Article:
LINGUIST List 22.3671|
Wed Sep 21 2011
Diss: Applied Ling/Phonetics: Shport: 'Cross-linguistic Perception...'
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1. Irina Shport ,
Cross-linguistic Perception and Learning of Japanese Lexical Prosody by English Listeners
Message 1: Cross-linguistic Perception and Learning of Japanese Lexical Prosody by English Listeners
From: Irina Shport <ishportuoregon.edu>
Subject: Cross-linguistic Perception and Learning of Japanese Lexical Prosody by English Listeners
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Institution: University of Oregon
Program: Department of Linguistics
Dissertation Status: Completed
Degree Date: 2011
Author: Irina A. Shport
Dissertation Title: Cross-linguistic Perception and Learning of Japanese
Lexical Prosody by English Listeners
Dissertation URL: http://pages.uoregon.edu/ishport/page3/page3.html
Linguistic Field(s): Applied Linguistics
Subject Language(s): Japanese (jpn)
Language Family(ies): Japanese Family
Susan G. Guion Anderson
Melissa A. Redford
The focus of this dissertation is on how language experience shapes
perception of a non-native prosodic contrast. In Tokyo Japanese,
fundamental frequency (F0) peak and fall are acoustic cues to lexically
contrastive pitch patterns, in which a word may be accented on a particular
syllable or unaccented (e.g., tsúru 'a crane', tsurú 'a vine', tsuru 'to fish').
In English, lexical stress is obligatory, and it may be reinforced by F0 in
higher-level prosodic groupings. Here I investigate whether English listeners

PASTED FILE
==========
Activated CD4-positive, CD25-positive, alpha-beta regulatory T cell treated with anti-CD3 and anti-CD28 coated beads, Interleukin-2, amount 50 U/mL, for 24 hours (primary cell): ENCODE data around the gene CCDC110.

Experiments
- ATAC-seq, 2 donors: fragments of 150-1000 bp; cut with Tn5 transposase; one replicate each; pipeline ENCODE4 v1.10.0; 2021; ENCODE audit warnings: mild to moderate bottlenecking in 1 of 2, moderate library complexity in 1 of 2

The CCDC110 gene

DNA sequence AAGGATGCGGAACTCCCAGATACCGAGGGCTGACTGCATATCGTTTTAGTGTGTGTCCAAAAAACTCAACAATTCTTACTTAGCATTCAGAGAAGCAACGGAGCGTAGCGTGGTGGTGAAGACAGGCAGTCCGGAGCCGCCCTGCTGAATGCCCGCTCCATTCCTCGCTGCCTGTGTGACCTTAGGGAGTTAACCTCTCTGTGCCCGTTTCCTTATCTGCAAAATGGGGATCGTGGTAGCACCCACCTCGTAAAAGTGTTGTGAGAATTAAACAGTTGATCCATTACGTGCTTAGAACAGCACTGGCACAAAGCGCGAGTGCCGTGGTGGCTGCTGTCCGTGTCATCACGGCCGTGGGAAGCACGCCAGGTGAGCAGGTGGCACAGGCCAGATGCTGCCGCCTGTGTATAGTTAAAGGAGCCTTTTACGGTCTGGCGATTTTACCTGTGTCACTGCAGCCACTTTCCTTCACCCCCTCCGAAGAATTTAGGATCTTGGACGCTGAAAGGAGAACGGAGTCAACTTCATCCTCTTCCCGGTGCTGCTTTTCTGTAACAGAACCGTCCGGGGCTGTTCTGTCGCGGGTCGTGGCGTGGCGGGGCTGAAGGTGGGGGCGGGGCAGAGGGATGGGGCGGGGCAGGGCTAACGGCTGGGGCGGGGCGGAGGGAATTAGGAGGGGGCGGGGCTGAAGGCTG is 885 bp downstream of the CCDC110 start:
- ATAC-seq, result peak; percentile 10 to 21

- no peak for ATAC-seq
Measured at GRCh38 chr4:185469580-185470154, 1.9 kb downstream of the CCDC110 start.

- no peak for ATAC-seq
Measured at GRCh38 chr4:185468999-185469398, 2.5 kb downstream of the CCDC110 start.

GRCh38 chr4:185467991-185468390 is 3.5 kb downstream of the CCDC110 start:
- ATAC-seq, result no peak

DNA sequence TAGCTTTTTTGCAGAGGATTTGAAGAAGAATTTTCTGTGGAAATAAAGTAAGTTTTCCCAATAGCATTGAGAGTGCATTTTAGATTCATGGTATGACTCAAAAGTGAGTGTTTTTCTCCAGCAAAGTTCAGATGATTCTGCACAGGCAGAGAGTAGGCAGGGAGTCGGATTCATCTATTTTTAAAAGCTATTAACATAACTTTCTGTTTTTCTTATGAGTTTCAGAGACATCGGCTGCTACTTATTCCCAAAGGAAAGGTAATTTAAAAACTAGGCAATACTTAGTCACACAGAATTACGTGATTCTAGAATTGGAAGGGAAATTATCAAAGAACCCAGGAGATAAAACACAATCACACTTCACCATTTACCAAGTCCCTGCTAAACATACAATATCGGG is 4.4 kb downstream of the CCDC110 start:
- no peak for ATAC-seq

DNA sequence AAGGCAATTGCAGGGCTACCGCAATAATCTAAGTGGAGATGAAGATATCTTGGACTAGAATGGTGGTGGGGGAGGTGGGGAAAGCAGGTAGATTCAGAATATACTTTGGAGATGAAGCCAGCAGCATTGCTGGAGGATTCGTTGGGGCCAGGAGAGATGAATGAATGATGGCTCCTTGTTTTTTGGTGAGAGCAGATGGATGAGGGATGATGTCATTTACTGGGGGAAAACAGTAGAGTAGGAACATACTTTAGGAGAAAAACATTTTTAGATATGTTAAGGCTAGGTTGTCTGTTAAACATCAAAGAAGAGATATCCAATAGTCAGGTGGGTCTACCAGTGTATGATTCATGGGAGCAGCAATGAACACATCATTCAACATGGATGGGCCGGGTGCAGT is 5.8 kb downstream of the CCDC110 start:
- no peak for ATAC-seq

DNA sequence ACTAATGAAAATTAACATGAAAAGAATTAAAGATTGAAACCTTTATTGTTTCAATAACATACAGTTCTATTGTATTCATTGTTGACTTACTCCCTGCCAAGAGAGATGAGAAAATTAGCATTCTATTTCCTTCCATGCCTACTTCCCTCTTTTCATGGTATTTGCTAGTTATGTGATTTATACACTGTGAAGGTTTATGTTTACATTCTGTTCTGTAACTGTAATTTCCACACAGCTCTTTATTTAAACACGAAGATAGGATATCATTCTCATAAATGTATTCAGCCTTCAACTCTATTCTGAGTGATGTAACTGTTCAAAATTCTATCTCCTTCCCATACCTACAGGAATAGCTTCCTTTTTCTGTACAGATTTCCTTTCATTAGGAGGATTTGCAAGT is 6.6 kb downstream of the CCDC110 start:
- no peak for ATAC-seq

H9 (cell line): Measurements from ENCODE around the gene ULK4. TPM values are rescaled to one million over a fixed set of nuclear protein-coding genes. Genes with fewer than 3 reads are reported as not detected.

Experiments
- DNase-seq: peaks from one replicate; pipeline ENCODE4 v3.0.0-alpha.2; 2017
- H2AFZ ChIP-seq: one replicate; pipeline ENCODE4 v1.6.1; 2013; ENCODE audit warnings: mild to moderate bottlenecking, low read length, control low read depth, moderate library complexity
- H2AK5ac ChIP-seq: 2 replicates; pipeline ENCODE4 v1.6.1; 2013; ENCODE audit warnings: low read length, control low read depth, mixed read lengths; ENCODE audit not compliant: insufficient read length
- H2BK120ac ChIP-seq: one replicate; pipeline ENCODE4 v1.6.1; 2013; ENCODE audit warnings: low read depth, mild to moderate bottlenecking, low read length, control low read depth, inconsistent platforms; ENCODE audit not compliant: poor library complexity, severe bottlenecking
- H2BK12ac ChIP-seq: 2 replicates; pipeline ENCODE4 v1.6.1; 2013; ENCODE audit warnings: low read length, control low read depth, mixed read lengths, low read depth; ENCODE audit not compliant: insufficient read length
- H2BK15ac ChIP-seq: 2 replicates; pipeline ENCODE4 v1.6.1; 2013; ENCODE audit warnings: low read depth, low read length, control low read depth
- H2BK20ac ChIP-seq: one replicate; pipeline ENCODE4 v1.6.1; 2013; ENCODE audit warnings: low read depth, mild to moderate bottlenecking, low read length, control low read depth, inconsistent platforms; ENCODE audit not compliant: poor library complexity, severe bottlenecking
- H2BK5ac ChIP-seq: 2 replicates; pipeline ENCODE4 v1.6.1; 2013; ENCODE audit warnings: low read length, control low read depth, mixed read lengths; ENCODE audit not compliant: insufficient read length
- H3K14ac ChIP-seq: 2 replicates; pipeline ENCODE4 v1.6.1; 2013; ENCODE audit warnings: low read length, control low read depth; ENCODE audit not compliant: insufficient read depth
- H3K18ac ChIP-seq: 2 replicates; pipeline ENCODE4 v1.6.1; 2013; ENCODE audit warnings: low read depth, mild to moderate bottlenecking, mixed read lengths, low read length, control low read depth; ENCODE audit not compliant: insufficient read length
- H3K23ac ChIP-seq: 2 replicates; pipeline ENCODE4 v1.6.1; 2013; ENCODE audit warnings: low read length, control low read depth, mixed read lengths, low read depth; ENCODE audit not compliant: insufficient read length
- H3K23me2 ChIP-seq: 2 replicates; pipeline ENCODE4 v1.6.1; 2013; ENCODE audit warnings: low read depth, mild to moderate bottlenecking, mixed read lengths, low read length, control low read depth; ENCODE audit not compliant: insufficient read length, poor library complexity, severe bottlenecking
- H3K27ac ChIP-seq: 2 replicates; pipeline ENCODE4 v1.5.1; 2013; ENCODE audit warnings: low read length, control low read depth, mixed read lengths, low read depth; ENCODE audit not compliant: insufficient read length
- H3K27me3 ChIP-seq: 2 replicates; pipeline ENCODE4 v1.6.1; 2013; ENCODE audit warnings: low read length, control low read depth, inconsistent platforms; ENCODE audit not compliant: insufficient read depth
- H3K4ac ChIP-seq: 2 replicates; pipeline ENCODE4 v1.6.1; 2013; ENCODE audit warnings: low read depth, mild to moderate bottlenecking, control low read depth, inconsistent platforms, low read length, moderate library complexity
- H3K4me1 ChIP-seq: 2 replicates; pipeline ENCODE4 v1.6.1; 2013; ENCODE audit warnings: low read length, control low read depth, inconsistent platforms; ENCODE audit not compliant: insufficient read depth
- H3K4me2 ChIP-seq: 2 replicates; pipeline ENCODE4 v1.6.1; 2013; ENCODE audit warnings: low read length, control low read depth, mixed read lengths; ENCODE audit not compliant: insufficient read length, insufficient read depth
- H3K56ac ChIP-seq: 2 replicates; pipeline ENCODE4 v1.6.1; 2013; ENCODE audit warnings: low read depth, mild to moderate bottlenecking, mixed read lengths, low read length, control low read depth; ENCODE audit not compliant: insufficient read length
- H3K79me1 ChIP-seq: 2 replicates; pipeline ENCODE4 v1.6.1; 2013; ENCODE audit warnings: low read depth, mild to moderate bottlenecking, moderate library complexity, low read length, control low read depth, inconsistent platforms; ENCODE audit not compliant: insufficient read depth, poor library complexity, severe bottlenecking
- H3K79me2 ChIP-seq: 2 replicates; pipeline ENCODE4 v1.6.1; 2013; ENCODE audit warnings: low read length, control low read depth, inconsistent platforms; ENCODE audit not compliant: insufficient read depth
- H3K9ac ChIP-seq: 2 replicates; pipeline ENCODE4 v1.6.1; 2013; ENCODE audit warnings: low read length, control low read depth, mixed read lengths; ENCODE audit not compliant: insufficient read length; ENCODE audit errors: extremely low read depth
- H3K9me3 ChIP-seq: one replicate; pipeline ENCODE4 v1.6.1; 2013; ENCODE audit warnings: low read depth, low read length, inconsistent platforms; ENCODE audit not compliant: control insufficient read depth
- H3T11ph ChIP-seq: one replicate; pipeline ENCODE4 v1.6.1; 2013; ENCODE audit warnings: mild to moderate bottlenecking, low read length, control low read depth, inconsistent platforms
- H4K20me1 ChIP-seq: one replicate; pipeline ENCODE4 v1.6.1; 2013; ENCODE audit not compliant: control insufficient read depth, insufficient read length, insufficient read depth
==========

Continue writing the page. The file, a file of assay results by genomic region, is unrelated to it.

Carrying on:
can attend to F0 peaks as well as falls in contrastive pitch patterns and
whether training can facilitate the learning of prosodic categories.
In a series of categorization and discrimination experiments, where F0 peak
and fall were manipulated in one-word utterances, the judgments of
prominence by naïve English listeners and native Japanese listeners were
compared. The results indicated that while English listeners had phonetic
sensitivity to F0 fall in a same-different discrimination task, they could not
consistently use the F0 fall to categorize F0 patterns. The effects of F0 peak
location and F0 fall on prominence judgments were always larger for Japanese
listeners than for English listeners. Furthermore, the interaction between these
acoustic cues affected perception of the contrast by Japanese, but not English
listeners. This result suggests that native, but not non-native, listeners have
complex and integrated processing of these cues.
The training experiment assessed improvement in categorization of Japanese
pitch patterns with exposure and feedback. The results suggested that training
improved identification of the accented patterns, which also generalized to new
words and new contexts. Identification of the unaccented pattern, on the other
hand, showed no improvement. Error analysis indicated that native English
listeners did not learn to attend specifically to the lack of the F0 fall.
To conclude, language experience influences perception of prosodic categories.
Although there is some sensitivity to F0 fall in non-native listeners, they rely
mostly on F0 peak location in language-like tasks such as categorization of
pitch patterns. Learning of new prosodic categories is possible. However, not
all categories are learned equally well, which suggests that first language
attentional biases affect second language acquisition in the prosodic domain.
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